Post written by Alberto Arezzo, MD, from the Department of Surgical Sciences, University of Torino, Turin, Italy.
Twenty years after the first description of the technique, the debate is still open on the role of self-expandable metallic stent (SEMS) placement as a bridge to elective surgery for symptomatic left-sided malignant colonic obstruction. The focus of our study was to assess, in a systematic review and meta-analysis of only randomized controlled trials (RCTs), the pros and cons of stent bridge to surgery (SBTS) versus emergency surgery (ES) in this peculiar but not rare clinical condition. So far, contradicting results have been presented by the different RCTs published. They even led to contradicting guidelines such as ESGE and WSES. We need to clarify, with objective data superior to single RCTs such as meta-analyses, in which conditions stents should be used and in which not. Analyzing data on 497 patients treated with either SBTS or ES for acute symptomatic malignant left-sided large bowel obstruction, we found a statistically significant reduction in overall morbidity within 60 days after surgery in temporary stoma rate and in permanent stoma rate, as well as statistically significant higher primary anastomosis success rates in SBTS-treated patients. These findings, together with enhanced quality of life and comparable oncologic outcomes, suggest that a SBTS strategy is preferable to ES for left-sided malignant obstruction, especially when sufficient endoscopic expertise is available.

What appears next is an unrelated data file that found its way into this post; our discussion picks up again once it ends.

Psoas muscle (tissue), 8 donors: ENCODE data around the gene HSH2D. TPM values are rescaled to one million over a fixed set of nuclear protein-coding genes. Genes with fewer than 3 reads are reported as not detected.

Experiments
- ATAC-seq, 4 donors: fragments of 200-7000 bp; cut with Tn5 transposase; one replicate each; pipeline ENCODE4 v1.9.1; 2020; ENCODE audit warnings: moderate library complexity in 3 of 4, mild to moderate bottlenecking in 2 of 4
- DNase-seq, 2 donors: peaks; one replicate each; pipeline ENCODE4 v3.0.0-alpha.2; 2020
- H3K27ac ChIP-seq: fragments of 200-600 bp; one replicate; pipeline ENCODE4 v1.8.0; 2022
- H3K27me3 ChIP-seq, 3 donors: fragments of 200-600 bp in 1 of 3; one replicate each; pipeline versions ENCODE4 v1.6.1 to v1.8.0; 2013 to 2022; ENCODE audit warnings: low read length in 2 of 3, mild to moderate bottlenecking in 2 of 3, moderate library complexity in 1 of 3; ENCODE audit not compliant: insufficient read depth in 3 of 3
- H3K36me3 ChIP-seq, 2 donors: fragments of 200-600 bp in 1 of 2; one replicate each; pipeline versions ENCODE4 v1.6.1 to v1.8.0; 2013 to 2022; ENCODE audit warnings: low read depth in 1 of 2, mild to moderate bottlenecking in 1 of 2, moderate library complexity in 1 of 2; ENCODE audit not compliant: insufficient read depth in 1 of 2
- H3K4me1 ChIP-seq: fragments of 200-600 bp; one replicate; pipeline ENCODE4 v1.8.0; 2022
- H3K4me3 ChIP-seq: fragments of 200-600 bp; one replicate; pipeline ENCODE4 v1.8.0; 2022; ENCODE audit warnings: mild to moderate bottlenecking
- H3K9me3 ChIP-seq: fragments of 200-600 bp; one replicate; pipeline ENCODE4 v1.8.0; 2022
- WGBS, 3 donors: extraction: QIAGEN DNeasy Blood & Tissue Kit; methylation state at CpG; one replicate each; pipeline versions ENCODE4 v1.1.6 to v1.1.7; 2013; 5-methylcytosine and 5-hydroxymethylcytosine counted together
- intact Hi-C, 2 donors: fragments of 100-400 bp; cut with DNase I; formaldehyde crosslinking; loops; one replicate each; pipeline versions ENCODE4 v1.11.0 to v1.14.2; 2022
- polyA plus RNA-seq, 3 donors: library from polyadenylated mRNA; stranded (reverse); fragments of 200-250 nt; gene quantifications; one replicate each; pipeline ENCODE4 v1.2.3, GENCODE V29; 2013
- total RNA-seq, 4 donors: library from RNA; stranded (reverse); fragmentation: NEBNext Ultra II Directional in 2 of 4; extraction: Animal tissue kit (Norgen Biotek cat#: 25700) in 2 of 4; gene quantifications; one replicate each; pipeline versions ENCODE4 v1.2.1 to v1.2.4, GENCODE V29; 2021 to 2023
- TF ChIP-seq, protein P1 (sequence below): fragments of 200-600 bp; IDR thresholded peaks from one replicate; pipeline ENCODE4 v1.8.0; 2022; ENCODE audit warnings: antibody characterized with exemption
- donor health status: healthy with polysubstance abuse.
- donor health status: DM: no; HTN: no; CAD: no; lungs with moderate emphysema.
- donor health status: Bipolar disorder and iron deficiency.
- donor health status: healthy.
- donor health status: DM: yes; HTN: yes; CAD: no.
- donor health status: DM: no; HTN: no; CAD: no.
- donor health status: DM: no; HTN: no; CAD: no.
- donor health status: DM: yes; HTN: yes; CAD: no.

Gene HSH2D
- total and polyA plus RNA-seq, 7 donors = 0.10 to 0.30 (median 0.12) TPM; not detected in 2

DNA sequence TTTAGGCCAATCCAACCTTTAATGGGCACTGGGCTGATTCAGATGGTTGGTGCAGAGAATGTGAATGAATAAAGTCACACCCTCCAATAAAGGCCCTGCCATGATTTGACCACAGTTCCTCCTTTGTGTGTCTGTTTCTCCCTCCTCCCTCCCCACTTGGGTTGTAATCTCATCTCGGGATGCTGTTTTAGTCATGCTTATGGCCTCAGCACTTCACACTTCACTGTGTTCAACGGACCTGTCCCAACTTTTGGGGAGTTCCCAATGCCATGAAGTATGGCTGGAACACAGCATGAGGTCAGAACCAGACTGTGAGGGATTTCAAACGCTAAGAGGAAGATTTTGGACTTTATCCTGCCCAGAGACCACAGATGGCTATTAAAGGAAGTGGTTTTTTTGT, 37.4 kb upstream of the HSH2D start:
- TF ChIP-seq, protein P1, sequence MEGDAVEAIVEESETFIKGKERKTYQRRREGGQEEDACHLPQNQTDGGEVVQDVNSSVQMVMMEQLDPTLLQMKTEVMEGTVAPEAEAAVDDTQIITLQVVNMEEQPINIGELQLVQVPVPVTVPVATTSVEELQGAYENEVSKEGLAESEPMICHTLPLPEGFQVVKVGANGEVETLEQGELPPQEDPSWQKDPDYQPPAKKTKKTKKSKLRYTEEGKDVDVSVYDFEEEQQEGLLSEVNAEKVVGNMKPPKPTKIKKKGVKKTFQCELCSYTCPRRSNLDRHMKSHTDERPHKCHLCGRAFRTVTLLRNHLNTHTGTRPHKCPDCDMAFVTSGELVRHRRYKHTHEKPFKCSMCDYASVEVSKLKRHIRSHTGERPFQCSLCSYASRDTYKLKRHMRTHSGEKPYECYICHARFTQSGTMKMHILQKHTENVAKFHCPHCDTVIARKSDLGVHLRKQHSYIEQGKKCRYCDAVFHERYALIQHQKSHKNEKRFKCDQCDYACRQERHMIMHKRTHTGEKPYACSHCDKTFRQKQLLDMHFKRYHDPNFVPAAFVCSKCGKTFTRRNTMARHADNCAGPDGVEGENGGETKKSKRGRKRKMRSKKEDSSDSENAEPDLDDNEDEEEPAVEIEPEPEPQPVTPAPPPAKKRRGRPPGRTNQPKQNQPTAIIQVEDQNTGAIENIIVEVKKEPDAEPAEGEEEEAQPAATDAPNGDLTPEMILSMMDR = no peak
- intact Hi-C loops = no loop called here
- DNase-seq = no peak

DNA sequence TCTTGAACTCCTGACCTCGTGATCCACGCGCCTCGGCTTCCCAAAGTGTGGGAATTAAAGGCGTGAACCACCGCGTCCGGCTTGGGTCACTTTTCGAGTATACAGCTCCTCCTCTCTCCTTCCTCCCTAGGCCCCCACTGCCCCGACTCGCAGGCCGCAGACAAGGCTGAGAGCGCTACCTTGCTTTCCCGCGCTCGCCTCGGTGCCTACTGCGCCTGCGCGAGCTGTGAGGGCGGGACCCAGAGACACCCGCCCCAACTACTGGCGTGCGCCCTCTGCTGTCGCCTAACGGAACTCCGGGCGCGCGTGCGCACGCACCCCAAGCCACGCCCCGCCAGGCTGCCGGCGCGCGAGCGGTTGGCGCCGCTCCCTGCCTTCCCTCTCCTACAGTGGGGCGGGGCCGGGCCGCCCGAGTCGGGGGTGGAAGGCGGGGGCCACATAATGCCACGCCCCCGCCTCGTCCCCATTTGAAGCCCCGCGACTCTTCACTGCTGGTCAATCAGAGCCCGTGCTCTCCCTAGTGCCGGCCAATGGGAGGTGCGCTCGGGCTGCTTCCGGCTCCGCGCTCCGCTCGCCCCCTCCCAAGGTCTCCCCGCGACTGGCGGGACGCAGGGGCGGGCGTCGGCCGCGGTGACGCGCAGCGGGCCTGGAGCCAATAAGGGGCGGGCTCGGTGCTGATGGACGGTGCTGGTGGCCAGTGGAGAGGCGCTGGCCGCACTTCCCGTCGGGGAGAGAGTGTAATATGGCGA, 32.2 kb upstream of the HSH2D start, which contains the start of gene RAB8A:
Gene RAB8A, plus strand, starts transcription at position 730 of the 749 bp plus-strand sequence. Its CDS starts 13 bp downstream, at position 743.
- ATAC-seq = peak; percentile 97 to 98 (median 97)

Figure 4. Forest plot for the overall morbidity rate within 60 days.
The key issue for the oncologic patient is the cure of his/her oncologic disease; the other issues, including quality of life, are secondary for most of them. Therefore, any conclusions should first take into consideration disease-free survival. This is unfortunately very difficult to meta-analyze. Therefore, we have started an Individual Participant Data analysis based on the same 8 RCTs to finally address the key point of oncologic adequacy of the 2 techniques. Till then, when local expertise allows it, a SBTS strategy should be preferred as it provides a lower morbidity and a better quality of life.
Find the article abstract here.
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